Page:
Many people have heard the statement, “You reap what you sow.” Or, as my wife learned when she was making drapes for a living, “You rip what you sew.” When it comes to sowing and reaping we often fail to enjoy the blessings that God has for us because we don’t fully understand this law. Some people refer to it under different names, but some also recognize that this is the law of laws. Understanding how this works can help us create the kind of life we desire.
Galatians 6:7-10 says, “Do not be deceived, God is not mocked; for whatever a man sows, that he will also reap. For he who sows to his flesh will of the flesh reap corruption, but he who sows to the Spirit will of the Spirit reap everlasting life. And let us not grow weary while doing good, for in due season we shall reap if we do not lose heart. Therefore, as we have opportunity, let us do good to all, especially to those who are of the household of faith.”
The first thing is that Paul; the writer of Galatians, does is to clearly tell us to stop being deceived. We need to avoid the mistake of believing that the circumstances and conditions we see in our lives are all external to us, that we are just victims and “god” is picking on us.
In the NIV, Proverbs 19:3 says, “A man’s own folly ruins his life, yet his heart rages against the LORD.” And Paul is simply restating this fact. Many people ruin their lives by their own actions, their thoughts, words, and actions, and then get angry with God.
When we recognize that the circumstances and conditions of our lives are the result of our own sowing, we will finally be able to take authority over them. As long as we remain deceived, and continue to blame God instead of taking responsibility for our lives, we remain powerless to change things.
We are sowing seeds with every thought, word, and action we take. Most of the time we are completely unaware of what we are sowing, and we end up with a lot of weeds in our field (our lives) rather than good seeds. But we can change that by becoming aware of what we are thinking, saying, and doing. Once we start listening to, and observing, how we think and act we can start to take steps to change first our thoughts, then our words. When we combine that with changing what we do, we will begin to reap a better harvest.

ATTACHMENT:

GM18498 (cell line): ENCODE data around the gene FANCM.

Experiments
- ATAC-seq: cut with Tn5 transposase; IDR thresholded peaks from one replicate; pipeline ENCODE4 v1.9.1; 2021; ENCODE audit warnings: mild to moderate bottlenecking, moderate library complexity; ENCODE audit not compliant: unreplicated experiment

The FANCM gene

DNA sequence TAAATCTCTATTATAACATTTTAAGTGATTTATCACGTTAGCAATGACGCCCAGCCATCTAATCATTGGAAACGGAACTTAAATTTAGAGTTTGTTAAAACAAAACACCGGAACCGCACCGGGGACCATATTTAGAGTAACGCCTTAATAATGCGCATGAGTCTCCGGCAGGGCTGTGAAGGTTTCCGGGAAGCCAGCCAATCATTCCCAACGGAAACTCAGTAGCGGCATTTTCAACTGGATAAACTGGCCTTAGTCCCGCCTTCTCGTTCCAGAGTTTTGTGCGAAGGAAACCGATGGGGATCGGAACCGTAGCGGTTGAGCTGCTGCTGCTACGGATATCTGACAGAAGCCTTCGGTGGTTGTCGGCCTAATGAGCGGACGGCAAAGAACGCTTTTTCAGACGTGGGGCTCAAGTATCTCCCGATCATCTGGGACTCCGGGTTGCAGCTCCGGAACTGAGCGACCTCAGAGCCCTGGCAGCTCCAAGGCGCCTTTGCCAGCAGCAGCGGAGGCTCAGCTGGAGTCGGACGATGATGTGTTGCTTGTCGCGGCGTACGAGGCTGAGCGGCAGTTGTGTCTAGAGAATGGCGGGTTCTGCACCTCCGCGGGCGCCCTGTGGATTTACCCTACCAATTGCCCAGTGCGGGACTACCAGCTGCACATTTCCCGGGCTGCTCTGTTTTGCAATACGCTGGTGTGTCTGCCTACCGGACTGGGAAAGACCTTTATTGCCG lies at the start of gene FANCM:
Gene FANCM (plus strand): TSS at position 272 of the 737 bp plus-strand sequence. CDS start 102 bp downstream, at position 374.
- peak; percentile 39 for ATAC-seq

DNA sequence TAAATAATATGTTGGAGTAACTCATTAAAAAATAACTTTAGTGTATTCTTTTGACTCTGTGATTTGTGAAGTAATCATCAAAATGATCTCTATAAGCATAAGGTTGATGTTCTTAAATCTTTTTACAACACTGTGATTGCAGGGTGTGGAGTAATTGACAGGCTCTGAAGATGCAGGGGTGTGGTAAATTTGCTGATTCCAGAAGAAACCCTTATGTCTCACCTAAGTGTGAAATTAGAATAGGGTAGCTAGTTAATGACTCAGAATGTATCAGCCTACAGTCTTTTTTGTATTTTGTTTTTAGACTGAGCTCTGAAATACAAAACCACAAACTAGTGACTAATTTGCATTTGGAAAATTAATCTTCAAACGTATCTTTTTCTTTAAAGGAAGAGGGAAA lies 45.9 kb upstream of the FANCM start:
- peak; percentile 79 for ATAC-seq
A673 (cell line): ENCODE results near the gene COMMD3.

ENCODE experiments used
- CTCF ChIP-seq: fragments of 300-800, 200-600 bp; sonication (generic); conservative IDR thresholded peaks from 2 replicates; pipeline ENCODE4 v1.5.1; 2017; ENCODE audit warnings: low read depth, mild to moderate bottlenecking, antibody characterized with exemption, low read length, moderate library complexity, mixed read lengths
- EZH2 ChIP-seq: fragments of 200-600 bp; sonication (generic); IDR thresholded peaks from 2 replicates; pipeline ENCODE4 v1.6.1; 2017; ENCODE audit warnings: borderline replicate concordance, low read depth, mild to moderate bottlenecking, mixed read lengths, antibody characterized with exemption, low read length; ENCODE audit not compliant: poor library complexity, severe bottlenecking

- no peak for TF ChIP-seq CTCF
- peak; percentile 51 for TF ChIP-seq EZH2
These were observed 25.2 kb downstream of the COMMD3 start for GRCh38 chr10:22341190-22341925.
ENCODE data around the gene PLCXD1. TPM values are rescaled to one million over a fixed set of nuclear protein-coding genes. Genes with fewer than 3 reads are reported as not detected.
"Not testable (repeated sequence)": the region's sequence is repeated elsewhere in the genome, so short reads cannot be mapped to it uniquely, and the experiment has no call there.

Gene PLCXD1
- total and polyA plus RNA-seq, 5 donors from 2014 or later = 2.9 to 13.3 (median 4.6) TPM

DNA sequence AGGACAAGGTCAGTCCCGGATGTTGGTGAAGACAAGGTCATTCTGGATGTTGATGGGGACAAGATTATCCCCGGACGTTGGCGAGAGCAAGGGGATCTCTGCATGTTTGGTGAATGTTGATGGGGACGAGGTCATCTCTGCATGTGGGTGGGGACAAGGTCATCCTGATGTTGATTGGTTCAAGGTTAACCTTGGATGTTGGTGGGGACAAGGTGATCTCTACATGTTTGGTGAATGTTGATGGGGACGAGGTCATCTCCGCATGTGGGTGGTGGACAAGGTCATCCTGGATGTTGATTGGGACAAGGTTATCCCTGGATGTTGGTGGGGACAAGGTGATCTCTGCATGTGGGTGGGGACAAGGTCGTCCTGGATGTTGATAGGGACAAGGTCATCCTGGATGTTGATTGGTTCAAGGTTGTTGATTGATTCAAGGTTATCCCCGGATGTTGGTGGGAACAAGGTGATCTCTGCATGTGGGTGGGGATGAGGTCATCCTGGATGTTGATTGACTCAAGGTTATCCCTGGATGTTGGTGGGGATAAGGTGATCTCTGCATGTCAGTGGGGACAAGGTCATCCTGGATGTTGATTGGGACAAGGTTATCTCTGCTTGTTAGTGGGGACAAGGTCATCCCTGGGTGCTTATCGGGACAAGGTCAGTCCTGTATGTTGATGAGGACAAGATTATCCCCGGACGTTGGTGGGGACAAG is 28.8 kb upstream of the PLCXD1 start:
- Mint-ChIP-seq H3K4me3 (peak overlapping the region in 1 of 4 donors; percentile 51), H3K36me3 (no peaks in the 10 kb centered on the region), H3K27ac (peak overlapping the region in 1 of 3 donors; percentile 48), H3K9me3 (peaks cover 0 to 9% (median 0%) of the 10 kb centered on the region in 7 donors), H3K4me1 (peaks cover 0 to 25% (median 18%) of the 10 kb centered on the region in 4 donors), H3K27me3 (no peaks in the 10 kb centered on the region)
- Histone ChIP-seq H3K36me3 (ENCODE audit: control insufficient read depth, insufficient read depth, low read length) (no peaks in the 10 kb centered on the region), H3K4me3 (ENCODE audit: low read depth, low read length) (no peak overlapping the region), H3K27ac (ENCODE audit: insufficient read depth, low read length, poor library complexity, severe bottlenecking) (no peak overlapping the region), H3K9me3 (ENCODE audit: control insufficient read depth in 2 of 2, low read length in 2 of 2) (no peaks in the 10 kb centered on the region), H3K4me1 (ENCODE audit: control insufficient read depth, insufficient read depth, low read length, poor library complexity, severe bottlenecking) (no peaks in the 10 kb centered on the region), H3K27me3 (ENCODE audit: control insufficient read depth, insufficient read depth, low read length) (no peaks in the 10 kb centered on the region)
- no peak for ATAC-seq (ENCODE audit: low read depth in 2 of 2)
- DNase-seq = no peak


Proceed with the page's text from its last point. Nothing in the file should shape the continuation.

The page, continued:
Many people struggle with having too much month left at the end of their money. No matter how hard they work, there never seems to be enough. They think about all that they can’t afford, they constantly talk about how little they have, and the focus of their spending is on the bare necessities. In order for them to have more money they need to change the seeds they are sowing. And that doesn’t mean that they have to give away all their cash.
Jesus said, “Give, and it will be given to you. A good measure, pressed down, shaken together and running over, will be poured into your lap. For with the measure you use, it will be measured to you.” (Luke 6:38) As we start to sow in faith, we begin to think about and be thankful for the abundance that we already have, no matter how small it may seem. And we need to start giving to others. If we don’t have enough money, we can start sowing by finding ways to give of our time.
And when it comes to our income, we should have the goal of paying a tithe to our church. If that’s too much right now, we can start with some smaller amount that we regularly give. Paying a tithe isn’t about obeying a commandment out of the Old Testament; it’s about making a statement to God and ourselves that we trust Him to take care of us financially. It’s really a declaration that we believe in God’s abundance.
As we get going with this whole process we need to be careful that we don’t lose heart and grow weary. Because we are sowing seeds, and not popping coins in a vending machine, it will take some time before we see the results. But Paul reminds us that we will reap, as long as we don’t give up.